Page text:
Christie Administration Reminds Everyone to Check Smoke Alarms
and Replace Batteries During Change to Daylight Savings Time

This Year’s Reminder Coincides with National “Fire Is Everyone’s Fight™” Initiative

TRENTON, N.J. – New Jersey Department of Community Affairs (DCA) Commissioner Richard E. Constable, III today joined the New Jersey Division of Fire Safety in reminding residents to “Change Your Clocks-Change Your Batteries.” Residents are urged to check their smoke and carbon monoxide alarms and replace the batteries when they change their clocks to Daylight Savings Time on Sunday, March 10, 2013. This year’s reminder coincides with “Fire Is Everyone’s Fight™,” a national fire prevention initiative.

“Smoke alarms and carbon monoxide detectors are among the best safety investments people can make to protect loved ones from harm. But without working batteries, they lose their effectiveness,” said Commissioner Constable. “Taking a few extra minutes to make sure these alarms and detectors are operating properly can prove to be the difference between lives saved and lives lost.”

Having properly installed, working and maintained smoke alarms and carbon monoxide detectors are the first line of defense against fire and carbon monoxide poisoning. The alarms can be either hardwired into a home’s electrical current or battery powered. People should install smoke alarms and carbon monoxide detectors, at minimum, on each level of a home, including the basement. Fire safety experts also recommend the alarms be placed outside and inside sleeping areas.

This year’s reminder corresponds with “Fire Is Everyone’s Fight™,” a new national fire prevention program launched by the U.S. Fire Administration that is designed to unite the fire service and other stakeholders in a collaborative effort to reduce home fire injuries, deaths and property loss.

Historically, home fire incidents have been viewed as “unfortunate accidents.” By partnering with the “Fire Is Everyone’s Fight™” program, the New Jersey Division of Fire Safety is encouraging individuals to take personal responsibility and proactive steps to prevent fire from occurring.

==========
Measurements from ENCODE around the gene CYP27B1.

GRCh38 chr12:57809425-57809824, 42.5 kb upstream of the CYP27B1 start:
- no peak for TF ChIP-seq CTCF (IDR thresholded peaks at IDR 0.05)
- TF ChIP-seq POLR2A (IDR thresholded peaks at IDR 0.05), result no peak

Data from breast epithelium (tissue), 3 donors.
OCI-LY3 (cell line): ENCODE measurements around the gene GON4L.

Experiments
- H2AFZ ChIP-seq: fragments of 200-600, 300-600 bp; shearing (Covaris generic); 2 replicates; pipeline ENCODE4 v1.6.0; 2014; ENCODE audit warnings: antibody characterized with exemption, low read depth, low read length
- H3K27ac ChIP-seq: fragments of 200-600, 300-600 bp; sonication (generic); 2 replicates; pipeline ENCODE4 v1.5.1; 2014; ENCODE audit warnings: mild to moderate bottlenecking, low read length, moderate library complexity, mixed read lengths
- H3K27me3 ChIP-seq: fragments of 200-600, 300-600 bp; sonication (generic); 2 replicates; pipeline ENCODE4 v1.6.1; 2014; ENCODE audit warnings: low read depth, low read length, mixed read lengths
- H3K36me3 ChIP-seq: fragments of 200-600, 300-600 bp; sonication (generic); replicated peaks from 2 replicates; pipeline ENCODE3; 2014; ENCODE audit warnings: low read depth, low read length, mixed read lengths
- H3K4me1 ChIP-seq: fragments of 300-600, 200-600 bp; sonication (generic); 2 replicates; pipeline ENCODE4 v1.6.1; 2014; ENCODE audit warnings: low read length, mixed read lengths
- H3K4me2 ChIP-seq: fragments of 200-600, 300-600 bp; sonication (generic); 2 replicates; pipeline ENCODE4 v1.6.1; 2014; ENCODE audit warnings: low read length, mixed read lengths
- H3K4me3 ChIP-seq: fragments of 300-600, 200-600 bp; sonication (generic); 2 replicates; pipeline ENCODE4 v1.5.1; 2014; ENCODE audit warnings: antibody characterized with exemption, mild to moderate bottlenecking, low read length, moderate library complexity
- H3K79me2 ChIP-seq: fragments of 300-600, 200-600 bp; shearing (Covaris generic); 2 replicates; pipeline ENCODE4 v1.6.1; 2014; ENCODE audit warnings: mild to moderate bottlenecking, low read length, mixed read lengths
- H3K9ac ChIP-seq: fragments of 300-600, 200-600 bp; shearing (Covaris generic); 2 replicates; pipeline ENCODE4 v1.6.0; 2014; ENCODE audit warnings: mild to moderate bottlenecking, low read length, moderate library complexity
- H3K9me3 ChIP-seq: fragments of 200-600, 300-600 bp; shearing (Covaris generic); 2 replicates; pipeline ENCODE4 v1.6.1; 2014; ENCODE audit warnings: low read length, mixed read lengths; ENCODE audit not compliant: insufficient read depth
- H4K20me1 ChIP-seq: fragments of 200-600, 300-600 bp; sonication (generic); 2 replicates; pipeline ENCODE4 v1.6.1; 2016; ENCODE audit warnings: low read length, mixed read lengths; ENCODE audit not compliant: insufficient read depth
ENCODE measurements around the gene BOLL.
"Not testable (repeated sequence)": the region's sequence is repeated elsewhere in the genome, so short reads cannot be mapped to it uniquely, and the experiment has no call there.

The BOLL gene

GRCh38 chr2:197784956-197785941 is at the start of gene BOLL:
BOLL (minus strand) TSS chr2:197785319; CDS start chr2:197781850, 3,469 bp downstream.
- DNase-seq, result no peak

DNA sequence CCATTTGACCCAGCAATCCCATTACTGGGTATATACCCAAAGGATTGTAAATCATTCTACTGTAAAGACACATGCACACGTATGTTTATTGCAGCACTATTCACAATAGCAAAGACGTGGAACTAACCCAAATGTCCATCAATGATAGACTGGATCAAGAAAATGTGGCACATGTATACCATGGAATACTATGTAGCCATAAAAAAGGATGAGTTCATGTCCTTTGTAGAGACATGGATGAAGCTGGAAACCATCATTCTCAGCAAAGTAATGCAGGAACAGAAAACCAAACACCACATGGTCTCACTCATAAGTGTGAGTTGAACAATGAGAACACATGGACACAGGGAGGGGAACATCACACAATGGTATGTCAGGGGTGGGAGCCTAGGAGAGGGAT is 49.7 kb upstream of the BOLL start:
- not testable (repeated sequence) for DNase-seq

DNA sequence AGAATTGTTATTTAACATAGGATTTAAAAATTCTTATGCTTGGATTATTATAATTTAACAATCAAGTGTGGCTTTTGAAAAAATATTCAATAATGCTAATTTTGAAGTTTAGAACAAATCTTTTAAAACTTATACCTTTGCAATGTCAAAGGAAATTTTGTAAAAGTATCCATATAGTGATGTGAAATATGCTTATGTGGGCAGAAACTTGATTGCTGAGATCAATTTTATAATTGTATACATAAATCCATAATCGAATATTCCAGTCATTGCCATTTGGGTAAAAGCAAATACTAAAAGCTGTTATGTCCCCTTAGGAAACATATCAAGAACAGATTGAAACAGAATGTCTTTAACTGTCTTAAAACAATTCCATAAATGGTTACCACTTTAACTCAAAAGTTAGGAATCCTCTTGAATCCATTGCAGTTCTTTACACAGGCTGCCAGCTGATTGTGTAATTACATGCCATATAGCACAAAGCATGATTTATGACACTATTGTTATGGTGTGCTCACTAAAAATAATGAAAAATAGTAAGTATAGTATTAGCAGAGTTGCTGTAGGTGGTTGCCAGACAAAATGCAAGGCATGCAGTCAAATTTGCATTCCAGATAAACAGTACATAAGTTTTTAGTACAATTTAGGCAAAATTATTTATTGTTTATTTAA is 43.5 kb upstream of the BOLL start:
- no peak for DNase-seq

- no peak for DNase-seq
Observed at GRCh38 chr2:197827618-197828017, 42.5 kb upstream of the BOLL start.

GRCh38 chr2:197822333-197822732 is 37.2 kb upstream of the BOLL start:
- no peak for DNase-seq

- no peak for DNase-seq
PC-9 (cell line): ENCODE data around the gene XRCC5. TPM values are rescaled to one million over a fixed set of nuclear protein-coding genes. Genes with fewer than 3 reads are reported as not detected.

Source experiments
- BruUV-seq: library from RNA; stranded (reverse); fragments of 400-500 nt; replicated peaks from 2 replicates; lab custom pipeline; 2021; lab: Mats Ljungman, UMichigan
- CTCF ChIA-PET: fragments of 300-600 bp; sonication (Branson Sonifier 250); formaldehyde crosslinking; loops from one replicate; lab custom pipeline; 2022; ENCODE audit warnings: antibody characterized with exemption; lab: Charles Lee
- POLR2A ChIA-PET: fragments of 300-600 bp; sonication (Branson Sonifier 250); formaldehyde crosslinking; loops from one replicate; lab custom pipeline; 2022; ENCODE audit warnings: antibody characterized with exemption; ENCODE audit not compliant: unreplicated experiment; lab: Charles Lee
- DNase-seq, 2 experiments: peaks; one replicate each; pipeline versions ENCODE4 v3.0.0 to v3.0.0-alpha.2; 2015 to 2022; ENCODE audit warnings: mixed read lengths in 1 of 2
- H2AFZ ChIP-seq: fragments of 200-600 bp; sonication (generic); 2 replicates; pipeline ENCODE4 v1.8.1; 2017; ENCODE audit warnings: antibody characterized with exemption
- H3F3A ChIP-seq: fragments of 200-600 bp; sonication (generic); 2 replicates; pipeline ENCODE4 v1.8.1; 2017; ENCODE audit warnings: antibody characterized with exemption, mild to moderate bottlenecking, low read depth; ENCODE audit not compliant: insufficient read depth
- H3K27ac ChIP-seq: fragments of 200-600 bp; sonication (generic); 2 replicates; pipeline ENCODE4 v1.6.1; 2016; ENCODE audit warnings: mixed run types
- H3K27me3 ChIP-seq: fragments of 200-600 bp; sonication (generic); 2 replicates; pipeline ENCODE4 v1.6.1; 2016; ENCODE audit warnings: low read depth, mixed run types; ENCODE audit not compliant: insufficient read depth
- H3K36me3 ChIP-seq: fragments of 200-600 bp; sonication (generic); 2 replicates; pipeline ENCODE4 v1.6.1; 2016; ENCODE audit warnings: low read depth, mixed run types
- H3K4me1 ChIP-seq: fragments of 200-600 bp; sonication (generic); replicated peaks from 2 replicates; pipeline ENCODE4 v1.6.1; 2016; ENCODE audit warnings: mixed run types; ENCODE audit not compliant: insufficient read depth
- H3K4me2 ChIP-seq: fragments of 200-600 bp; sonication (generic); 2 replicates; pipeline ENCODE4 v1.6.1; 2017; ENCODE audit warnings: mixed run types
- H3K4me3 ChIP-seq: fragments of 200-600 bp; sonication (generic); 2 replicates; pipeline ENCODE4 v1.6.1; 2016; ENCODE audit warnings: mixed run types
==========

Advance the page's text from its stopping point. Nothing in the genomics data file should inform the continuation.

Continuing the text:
We rely on the fire service to fight fires once they occur. However, the prevention of fires is up to all of us,” said Acting State Fire Marshal William Kramer, Jr. “Changing the batteries in our smoke alarms and CO detectors at the time change is a perfect example of how taking individual action can make us all safer, even our neighbors.”

“The Division of Fire Safety also encourages residents to run through a fire prevention checklist. For example, is there a curtain too close to the burner on the stove? Do you know that a pot lid can smother a small cooking top fire? Does your family have and practice an escape plan?” said Kramer. “Having this type of a checklist can really drive home the message that fire indeed is everyone’s fight, and that it can be prevented.”

For households that cannot afford smoke alarms, the Division of Fire Safety is again participating in the Operation 7: Save a Life campaign run by WABC-TV Channel 7 in New York City and Kidde. The annual campaign distributes free smoke alarms to senior citizens, low-income residents, and households with children in the television station’s viewing area. The Division has distributed approximately 115,800 free smoke alarms to New Jersey households in North and Central Jersey since joining the annual campaign. A similar program is led by WPVI-TV Channel 6 – the ABC-affiliated station in Philadelphia – for the South Jersey region.

The Division of Fire Safety serves as the central fire service agency in the State. The Division is responsible for the development and enforcement of the State Uniform Fire Code, as well as for implementing public education and firefighter training programs.

For more information, log on to on the DCA website.